- Check out this payscale table to check out average salaries per degree
- Will this career choice provide me with the lifestyle I wish to have and enjoy?
- If you absolutely hate math, then an Economics & Mathematics degree that pays 60K+ a year might not be the best move for you
- Balance for either side can be tipped, just recognize that you may work on tasks that don’t bring fire to your day but allow you to pay the bills and enjoy that hobby that does in your free time
- What does it cost and what will be my return on Investment?
- Scenario 1:
- I currently pay 30K (6% interest) in student loans for a degree that I semi-enjoy, but will earn me on average 120K a year within 10 years of working and at least 60K upon graduation. You will pay less than your starting salary in loans to potentially make 4x that in 10 years. The logic makes sense, even if you pay interest > 10K for a total of around 40-41K, you have earning potential much higher than that!
- Scenario 2:
- I pay 65K (5% interest) in student loans for a degree in my passion that will , but will earn me on average 45K a year within 10 years of working and at least 30K upon graduation. You’ll pay a total of 80K+ which is more than double your starting salary. This requires a hard consideration because although it will make you happy, you will be putting your life in a tough spot.
- Scenario 1:
Traveling by Car
A marvelous day occurred early into my career after college – I paid off my first car!!! The extra payments finally paid off as the extra cash flow entered into my bank account each month while I saved on interest from the loan.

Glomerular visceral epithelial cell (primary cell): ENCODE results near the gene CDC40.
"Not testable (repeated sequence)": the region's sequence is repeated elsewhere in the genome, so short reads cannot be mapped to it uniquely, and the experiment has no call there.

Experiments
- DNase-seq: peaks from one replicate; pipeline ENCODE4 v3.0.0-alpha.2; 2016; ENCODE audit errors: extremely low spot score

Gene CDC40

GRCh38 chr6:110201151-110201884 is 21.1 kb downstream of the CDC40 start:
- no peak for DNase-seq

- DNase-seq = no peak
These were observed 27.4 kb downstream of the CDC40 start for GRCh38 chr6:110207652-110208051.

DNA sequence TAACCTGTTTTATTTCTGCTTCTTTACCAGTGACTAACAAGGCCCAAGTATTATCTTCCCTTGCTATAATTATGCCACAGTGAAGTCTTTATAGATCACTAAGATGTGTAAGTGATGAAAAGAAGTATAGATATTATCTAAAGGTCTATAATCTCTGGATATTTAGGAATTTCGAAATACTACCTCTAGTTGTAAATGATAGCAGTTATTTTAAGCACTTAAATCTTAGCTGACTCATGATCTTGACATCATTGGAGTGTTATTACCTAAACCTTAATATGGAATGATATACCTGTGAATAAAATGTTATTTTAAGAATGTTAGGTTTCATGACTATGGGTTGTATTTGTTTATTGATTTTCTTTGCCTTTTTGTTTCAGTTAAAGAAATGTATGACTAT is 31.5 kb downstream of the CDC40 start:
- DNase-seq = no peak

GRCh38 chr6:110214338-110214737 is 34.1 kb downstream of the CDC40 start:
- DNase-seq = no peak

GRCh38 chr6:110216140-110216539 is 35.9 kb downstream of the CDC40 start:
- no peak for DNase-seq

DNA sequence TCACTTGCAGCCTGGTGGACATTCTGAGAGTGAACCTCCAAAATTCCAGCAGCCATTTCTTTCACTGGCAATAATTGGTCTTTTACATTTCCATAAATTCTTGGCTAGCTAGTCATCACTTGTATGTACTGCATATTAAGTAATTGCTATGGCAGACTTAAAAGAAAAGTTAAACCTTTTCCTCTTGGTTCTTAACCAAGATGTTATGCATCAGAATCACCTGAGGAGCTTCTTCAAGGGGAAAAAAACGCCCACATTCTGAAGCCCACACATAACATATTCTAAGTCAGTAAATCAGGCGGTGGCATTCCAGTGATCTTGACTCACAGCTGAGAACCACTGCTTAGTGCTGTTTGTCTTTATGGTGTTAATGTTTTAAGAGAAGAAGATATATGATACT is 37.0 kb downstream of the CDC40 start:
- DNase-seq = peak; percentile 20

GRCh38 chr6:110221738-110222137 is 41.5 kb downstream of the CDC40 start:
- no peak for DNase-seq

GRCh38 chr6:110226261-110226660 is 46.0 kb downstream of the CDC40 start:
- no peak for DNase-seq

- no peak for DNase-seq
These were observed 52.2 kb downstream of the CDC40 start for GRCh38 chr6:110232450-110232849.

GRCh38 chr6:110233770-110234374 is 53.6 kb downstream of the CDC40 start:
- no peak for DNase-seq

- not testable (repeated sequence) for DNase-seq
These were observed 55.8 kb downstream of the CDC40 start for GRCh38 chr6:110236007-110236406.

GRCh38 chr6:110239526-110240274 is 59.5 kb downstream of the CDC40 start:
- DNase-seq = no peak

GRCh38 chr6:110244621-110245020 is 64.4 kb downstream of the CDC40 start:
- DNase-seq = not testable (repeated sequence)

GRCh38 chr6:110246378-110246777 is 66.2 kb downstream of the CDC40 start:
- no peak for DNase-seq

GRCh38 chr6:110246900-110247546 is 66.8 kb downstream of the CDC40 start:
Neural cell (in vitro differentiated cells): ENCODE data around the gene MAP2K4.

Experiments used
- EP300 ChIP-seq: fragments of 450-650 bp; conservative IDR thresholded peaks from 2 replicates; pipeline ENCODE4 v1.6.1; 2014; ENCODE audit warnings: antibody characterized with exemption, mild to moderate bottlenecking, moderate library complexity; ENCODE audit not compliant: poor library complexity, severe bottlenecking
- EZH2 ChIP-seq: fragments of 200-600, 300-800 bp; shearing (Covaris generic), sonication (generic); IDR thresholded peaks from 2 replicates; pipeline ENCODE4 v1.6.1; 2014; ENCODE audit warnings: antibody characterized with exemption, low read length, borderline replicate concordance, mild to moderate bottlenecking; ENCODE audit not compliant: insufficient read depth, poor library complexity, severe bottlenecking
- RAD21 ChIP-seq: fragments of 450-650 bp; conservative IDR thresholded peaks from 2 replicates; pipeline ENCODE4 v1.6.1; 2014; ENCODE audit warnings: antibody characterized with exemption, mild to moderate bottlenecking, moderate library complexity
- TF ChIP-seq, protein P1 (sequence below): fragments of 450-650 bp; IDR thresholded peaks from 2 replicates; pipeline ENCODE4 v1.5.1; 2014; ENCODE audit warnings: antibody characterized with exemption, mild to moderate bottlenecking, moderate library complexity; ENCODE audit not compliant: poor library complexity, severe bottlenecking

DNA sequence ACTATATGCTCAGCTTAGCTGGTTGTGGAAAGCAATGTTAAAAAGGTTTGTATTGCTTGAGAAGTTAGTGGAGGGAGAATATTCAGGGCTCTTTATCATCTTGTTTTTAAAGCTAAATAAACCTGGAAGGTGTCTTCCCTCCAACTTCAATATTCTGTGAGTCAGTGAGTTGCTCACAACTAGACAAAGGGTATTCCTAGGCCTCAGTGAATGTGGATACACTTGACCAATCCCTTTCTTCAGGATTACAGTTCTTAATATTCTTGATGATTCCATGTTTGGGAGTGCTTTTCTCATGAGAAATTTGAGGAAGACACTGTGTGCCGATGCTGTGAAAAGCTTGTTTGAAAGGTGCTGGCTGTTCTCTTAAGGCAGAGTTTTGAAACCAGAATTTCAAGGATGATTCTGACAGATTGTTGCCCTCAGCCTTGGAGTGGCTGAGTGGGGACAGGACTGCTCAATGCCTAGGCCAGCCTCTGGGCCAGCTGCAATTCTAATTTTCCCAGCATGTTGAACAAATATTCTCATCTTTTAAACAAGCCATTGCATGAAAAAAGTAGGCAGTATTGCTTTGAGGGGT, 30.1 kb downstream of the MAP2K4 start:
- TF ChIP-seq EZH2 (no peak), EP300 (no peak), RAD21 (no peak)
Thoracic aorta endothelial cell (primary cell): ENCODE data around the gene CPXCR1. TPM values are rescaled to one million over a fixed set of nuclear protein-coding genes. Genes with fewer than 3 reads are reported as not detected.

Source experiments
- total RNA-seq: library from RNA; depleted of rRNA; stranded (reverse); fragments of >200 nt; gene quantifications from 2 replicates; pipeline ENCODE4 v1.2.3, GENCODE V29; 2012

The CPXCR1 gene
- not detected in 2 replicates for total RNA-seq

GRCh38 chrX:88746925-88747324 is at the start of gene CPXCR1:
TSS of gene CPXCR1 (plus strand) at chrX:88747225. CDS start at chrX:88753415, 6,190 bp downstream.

A few months later, a driver totaled my parked car (which was early 2000s) that didn’t have collision insurance because the deductibles cost more than the car according to Kelly Blue Book. The adult who smashed my car didn’t have insurance, but I wasn’t worried since my younger self remembered having uninsured motorist insurance…welp that was a bust! Apparently it only covered bodily injury.
The only way I was going to get any money for the car would have been through court, since it was small claims, and the individual happened to hit two other cars along with mine – it didn’t feel like there was much chance of getting paid even if I won the case.
So yes, as you can see from the situation – I was out of luck. A person who tried a hit and run with no insurance, hit my paid off automobile with zero consequences. The car may have been old and not worth much to Kelly Blue Book, but dog on it, it was worth a lot more to me!
After a week of fuming, I realized that there was a few things to be grateful for from the accident. I had an emergency fund for a down payment, and thankfully suffered zero injuries in the event. A car is required based on the public transport being worthless where I live, so my best path forward was to buy one. This resulted in my auto-loan on a gas friendly model that was only 3 years old (w/ low mileage) at the time of purchase.
Two Reasons I’m at War